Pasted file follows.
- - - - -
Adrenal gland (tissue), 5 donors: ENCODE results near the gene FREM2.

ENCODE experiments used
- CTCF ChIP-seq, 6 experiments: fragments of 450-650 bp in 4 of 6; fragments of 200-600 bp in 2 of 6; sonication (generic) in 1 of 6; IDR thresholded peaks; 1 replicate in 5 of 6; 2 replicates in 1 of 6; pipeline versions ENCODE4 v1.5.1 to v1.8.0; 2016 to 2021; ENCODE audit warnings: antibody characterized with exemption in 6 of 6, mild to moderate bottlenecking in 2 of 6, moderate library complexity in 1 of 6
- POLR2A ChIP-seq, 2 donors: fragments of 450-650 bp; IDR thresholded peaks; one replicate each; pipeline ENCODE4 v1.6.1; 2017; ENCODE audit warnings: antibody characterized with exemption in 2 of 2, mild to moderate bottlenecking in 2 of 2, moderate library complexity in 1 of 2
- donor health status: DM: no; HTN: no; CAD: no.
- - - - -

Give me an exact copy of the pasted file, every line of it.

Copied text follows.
Adrenal gland (tissue), 5 donors: ENCODE results near the gene FREM2.

ENCODE experiments used
- CTCF ChIP-seq, 6 experiments: fragments of 450-650 bp in 4 of 6; fragments of 200-600 bp in 2 of 6; sonication (generic) in 1 of 6; IDR thresholded peaks; 1 replicate in 5 of 6; 2 replicates in 1 of 6; pipeline versions ENCODE4 v1.5.1 to v1.8.0; 2016 to 2021; ENCODE audit warnings: antibody characterized with exemption in 6 of 6, mild to moderate bottlenecking in 2 of 6, moderate library complexity in 1 of 6
- POLR2A ChIP-seq, 2 donors: fragments of 450-650 bp; IDR thresholded peaks; one replicate each; pipeline ENCODE4 v1.6.1; 2017; ENCODE audit warnings: antibody characterized with exemption in 2 of 2, mild to moderate bottlenecking in 2 of 2, moderate library complexity in 1 of 2
- donor health status: DM: no; HTN: no; CAD: no.